That section’s footnote says “The coefficients for the equations have been calculated following the rules laid down in SMPTE RP177-1993.” This refers to a 1993 publication called “Derivation of Basic Television Color Equations” by the Society of Motion Picture and Television Engineers.

…and for the low cost of $50, I can buy the paper and see what their math was. From what I gather from other sources, the new calculations change when Gamma levels are applied, with the result being values better lined up with the 1931 XYZ color space. Finding out more isn’t worth $50 to me. Some hoodoo is done with the gamma to produce a better luminance value – I’ll take their word for it.

Can I use the new values to greyscale an image in Java.

Yes. Instead of using Graphics.drawImage and letting Java figure out what to do with the pixels, you have to get your hands a little dirtier and work with PixelGrabbers, bitwise operators and integer arrays. But it turns out to not be that difficult.

Colors are defined in Java as 32-bit integers in four octets: alpha(opacity), red, green, and blue. For example, 0xff007f00 would be an opaque hunter-green, with the alpha set to ff(255) and the green set to 7f(127), with red and blue at 0. To take this integer value and pull out only the green part, you can either create a Color object and call its getGreen() method, or not waste the construction overhead and just do the math: right-shift 8 bits, then bitwise “and” the value to 0xff to zero out all but the last octet, with a statement like this:

int g = (color >> 8) & 0xff;

Getting the red value is similar, just bitshift 16 places instead 8, and with blue no bitshift is needed, just the bitwise “and”.
int r = (color >> 16) & 0xff; int g = (color >> 8) & 0xff; int b = (color ) & 0xff;

These values can then be used to construct a luminance value by plugging them into the Rec 709 numbers:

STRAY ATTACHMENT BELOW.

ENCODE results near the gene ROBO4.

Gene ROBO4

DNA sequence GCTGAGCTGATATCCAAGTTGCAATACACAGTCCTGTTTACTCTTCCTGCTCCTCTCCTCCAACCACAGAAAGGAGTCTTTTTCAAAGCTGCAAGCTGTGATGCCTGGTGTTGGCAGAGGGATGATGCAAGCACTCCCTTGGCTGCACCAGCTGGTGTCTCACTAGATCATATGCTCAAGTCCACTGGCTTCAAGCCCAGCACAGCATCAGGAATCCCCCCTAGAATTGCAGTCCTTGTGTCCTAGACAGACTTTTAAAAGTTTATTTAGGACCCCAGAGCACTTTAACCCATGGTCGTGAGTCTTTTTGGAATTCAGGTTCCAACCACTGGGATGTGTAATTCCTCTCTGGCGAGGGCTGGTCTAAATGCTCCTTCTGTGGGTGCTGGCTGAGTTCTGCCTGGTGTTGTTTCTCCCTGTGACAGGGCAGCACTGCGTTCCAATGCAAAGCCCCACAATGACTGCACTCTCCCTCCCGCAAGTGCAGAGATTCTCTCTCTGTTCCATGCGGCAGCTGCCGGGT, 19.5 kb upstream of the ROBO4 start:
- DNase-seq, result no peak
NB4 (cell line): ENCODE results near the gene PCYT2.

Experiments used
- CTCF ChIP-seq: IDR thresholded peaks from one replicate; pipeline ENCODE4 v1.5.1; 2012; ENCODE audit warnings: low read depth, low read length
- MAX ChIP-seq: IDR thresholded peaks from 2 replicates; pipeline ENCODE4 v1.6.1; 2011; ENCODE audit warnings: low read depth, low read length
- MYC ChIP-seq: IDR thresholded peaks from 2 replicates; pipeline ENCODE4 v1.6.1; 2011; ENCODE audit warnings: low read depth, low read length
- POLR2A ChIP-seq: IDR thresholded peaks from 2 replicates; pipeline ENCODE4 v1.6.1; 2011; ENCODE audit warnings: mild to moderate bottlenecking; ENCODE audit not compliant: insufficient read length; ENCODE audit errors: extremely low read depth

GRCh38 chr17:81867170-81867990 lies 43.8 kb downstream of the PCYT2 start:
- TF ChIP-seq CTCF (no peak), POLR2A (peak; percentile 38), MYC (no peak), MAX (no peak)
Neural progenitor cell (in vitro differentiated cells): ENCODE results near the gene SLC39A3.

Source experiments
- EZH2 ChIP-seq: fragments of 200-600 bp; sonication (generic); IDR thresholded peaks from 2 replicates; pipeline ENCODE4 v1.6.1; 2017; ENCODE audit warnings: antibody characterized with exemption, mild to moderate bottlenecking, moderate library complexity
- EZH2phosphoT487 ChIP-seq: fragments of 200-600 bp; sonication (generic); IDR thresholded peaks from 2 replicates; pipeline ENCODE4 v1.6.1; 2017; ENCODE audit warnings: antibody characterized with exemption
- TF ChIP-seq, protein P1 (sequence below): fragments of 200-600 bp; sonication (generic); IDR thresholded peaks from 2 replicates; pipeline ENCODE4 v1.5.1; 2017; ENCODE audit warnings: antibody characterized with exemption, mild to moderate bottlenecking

int lum = (int) ((double)r * 0.2126 + (double)g * 0.7152 + (double)b * 0.0722);

And finally a grey can be constructed by creating an integer whose red, green, and blue values all match the luminance number. This can be done with little overhead by left-shifting and using the bitwise “or” function:

int greyColor = (lum << 16) | (lum << 8) | lum;

The sample code below is a method that can be called specifying which luminance standard to use. A PixelGrabber grabs all the RGB values and sticks them into an integer array. Then the array is iterated over, converting all the colors to matching greys, and finally updating a BufferedImage with the new pixels:

private Image greyScale(int mode, Image sourceImage) { double redLum, greenLum, blueLum; switch(mode) { case 601: redLum = 0.299; greenLum = 0.587; blueLum = 0.114; break; case 709: redLum = 0.2126; greenLum = 0.7152; blueLum = 0.0722; break; default: return null; }

int w = sourceImage.getWidth(null); int h = sourceImage.getHeight(null); int[] pixels = new int[w * h];

PixelGrabber pg = new PixelGrabber(sourceImage, 0, 0, w, h, pixels, 0, w); try { pg.grabPixels(); } catch (InterruptedException e) { e.printStackTrace(); return null; }

BufferedImage greyImage = new BufferedImage(w, h, BufferedImage.TYPE_3BYTE_BGR);

int offset = 0; for(int y = 0; y < h; y++) { for (int x = 0; x < w; x++) { int color = pixels[offset++]; int r = (color >> 16) & 0xff; int g = (color >> 8) & 0xff; int b = (color ) & 0xff; int lum = (int) ((double)r * redLum + (double)g * greenLum + (double)b * blueLum); int greyColor = (lum << 16) | (lum << 8) | lum; greyImage.setRGB(x, y, greyColor); } } return greyImage; }


Here are a couple screengrabs from an app using this method to compare the original and greyscaled images.

First using the 601 standard:

Then the 709:

The difference is subtle, but the print on Scout’s dress is a little darker and better defined in the 709 image. And with that anecdotal and completely subjective comparison, I declare the 709 formula the better of the two. On a whim, I shot Oracle an email about the IndexColorModel class using the outdated formula, showing a simple change to use the updated one:

int gray = (int) (red*55 + green*183 + blue*18 + 128)/256;

I doubt that will come to anything, but, you know, it was worth at least mentioning it to them. If I get the added bonus of my line of code in the official rt.jar, so much the better.